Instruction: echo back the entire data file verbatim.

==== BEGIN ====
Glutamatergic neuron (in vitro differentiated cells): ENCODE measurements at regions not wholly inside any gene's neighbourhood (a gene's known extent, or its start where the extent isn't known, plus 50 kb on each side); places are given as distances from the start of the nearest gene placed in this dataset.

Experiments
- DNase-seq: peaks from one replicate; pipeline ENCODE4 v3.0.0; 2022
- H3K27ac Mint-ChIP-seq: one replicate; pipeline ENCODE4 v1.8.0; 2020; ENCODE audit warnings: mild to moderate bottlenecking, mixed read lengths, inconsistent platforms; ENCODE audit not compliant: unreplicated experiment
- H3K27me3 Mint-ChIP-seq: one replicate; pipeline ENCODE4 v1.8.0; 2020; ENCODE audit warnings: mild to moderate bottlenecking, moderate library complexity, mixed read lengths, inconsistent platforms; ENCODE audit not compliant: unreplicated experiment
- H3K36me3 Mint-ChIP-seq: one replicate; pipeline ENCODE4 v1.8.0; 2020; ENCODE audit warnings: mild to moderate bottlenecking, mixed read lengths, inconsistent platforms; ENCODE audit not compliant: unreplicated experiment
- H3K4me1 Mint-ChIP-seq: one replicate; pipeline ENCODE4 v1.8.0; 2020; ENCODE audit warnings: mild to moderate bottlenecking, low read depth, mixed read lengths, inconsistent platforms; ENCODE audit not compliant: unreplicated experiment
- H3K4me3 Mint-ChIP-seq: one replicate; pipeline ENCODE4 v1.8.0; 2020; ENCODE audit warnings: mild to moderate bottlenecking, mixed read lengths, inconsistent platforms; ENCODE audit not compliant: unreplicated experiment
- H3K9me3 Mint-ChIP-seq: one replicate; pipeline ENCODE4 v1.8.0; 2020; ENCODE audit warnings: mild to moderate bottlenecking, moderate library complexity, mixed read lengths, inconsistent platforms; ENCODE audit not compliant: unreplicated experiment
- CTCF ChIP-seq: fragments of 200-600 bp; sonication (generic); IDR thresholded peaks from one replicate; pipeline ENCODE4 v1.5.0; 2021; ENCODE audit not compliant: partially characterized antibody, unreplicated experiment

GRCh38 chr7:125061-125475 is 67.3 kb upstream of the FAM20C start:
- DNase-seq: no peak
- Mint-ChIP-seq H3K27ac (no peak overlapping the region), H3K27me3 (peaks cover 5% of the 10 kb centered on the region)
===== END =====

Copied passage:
Glutamatergic neuron (in vitro differentiated cells): ENCODE measurements at regions not wholly inside any gene's neighbourhood (a gene's known extent, or its start where the extent isn't known, plus 50 kb on each side); places are given as distances from the start of the nearest gene placed in this dataset.

Experiments
- DNase-seq: peaks from one replicate; pipeline ENCODE4 v3.0.0; 2022
- H3K27ac Mint-ChIP-seq: one replicate; pipeline ENCODE4 v1.8.0; 2020; ENCODE audit warnings: mild to moderate bottlenecking, mixed read lengths, inconsistent platforms; ENCODE audit not compliant: unreplicated experiment
- H3K27me3 Mint-ChIP-seq: one replicate; pipeline ENCODE4 v1.8.0; 2020; ENCODE audit warnings: mild to moderate bottlenecking, moderate library complexity, mixed read lengths, inconsistent platforms; ENCODE audit not compliant: unreplicated experiment
- H3K36me3 Mint-ChIP-seq: one replicate; pipeline ENCODE4 v1.8.0; 2020; ENCODE audit warnings: mild to moderate bottlenecking, mixed read lengths, inconsistent platforms; ENCODE audit not compliant: unreplicated experiment
- H3K4me1 Mint-ChIP-seq: one replicate; pipeline ENCODE4 v1.8.0; 2020; ENCODE audit warnings: mild to moderate bottlenecking, low read depth, mixed read lengths, inconsistent platforms; ENCODE audit not compliant: unreplicated experiment
- H3K4me3 Mint-ChIP-seq: one replicate; pipeline ENCODE4 v1.8.0; 2020; ENCODE audit warnings: mild to moderate bottlenecking, mixed read lengths, inconsistent platforms; ENCODE audit not compliant: unreplicated experiment
- H3K9me3 Mint-ChIP-seq: one replicate; pipeline ENCODE4 v1.8.0; 2020; ENCODE audit warnings: mild to moderate bottlenecking, moderate library complexity, mixed read lengths, inconsistent platforms; ENCODE audit not compliant: unreplicated experiment
- CTCF ChIP-seq: fragments of 200-600 bp; sonication (generic); IDR thresholded peaks from one replicate; pipeline ENCODE4 v1.5.0; 2021; ENCODE audit not compliant: partially characterized antibody, unreplicated experiment

GRCh38 chr7:125061-125475 is 67.3 kb upstream of the FAM20C start:
- DNase-seq: no peak
- Mint-ChIP-seq H3K27ac (no peak overlapping the region), H3K27me3 (peaks cover 5% of the 10 kb centered on the region)